14. Don’t forget your local VMUG! I could see why a local VMUG leader could want to do this, but honestly it’s a lot of work to do monthly meetups and also VMUG events. I think it’s best to divide and conquer. However, there should be good communication and cross-pollination with the local VMUG. We always involved and invited our VMUG leaders and they always retweeted the PGHLittleHack tweets. Think of it like it’s all a big family and everyone wants the same things, which is an active and healthy community.
  15. Be safe. Obviously sending invites to the general public could end badly. We always followed our spidey sense. We were in a nice part of town, there were security cameras with keyfob access, etc - we were also ready to step in if someone made anyone else uncomfortable. Heck, Carl knows Krav Maga, he can pop a shoulder like opening a beer. The last thing I want to hear is that someone’s gear was stolen or people were held up. Trust your instincts and if something feels off, don’t ignore it.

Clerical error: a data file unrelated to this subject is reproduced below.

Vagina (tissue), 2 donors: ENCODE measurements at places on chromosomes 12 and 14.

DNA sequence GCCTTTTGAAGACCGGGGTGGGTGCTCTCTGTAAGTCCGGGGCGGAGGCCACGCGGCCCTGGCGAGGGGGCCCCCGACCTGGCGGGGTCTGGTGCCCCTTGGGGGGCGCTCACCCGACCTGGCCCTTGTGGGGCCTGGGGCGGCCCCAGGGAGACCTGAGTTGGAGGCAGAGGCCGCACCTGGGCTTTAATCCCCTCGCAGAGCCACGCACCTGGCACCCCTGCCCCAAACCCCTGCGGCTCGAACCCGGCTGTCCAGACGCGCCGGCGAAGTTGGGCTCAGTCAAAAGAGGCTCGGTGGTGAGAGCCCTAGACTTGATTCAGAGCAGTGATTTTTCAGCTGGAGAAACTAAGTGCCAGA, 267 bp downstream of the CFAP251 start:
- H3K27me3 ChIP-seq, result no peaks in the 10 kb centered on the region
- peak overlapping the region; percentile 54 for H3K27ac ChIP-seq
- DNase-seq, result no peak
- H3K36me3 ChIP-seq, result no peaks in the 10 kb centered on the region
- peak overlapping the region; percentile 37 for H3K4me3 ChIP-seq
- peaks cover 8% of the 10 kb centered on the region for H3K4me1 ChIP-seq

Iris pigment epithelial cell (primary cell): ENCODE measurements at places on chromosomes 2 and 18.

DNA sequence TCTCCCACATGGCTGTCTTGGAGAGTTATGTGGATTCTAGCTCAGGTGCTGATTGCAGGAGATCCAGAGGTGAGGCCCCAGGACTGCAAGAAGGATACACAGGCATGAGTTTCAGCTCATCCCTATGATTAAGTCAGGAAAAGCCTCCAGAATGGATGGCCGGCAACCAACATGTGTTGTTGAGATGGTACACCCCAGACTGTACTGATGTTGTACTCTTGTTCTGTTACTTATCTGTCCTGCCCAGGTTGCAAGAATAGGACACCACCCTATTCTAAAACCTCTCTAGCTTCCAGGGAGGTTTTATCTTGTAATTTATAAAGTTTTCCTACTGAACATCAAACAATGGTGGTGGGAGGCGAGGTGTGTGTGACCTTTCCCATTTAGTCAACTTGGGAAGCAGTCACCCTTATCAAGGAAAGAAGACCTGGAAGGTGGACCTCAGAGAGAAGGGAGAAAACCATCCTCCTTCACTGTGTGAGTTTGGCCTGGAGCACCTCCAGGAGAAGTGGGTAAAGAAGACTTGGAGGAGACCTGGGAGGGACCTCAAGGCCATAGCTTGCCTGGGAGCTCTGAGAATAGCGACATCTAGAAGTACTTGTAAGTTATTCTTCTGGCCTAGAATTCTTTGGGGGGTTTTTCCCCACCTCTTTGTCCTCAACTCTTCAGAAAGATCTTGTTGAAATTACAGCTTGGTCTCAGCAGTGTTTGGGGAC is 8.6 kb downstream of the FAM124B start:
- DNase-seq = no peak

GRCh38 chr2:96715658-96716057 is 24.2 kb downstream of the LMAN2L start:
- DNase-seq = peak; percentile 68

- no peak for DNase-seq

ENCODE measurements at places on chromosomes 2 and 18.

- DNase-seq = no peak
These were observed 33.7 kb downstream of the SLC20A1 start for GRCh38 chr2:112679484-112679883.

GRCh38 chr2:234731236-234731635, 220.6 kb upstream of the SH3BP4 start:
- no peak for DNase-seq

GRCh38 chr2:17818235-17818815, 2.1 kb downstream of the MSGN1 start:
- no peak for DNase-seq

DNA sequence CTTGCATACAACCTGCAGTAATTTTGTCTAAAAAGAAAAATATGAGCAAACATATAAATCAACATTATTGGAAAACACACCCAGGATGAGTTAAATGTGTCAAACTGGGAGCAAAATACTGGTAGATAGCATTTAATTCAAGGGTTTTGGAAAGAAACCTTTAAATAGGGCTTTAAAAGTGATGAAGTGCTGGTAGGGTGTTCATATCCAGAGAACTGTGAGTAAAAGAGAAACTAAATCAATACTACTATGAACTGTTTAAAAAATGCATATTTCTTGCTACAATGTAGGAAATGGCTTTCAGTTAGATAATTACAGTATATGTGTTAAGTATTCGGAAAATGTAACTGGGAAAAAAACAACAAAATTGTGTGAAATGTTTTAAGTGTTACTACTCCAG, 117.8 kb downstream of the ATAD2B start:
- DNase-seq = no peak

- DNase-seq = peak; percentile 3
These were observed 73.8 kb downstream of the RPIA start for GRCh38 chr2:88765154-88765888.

I want to write more, and especially on when we did our first “Big #PGHLittleHack” - but instead I’ll just leave you with this tweet chain by lamw and kmruddy. Please remember - you are never alone in the vCommunity. We are proud when members take initiative and achieve things that benefit others, even if it takes a while! Doing local little hacks will be noticed and you will gather support from all over the world.

I wrote this so more people can get started doing these and more people participate in coding. I feel they are immensely important - the world is moving to more code and automation, and we aren’t getting any younger. So frequently we just don’t have time to learn. Little hacks are a way to dedicate a few hours to an idea, while learning a lot from others, and building up a local network of people you can ask questions to. Training and VMUGs are great, but at some point you have to do it, too - so your production isn’t also your test environment :)

What questions do you have? What did I miss covering? Let me know!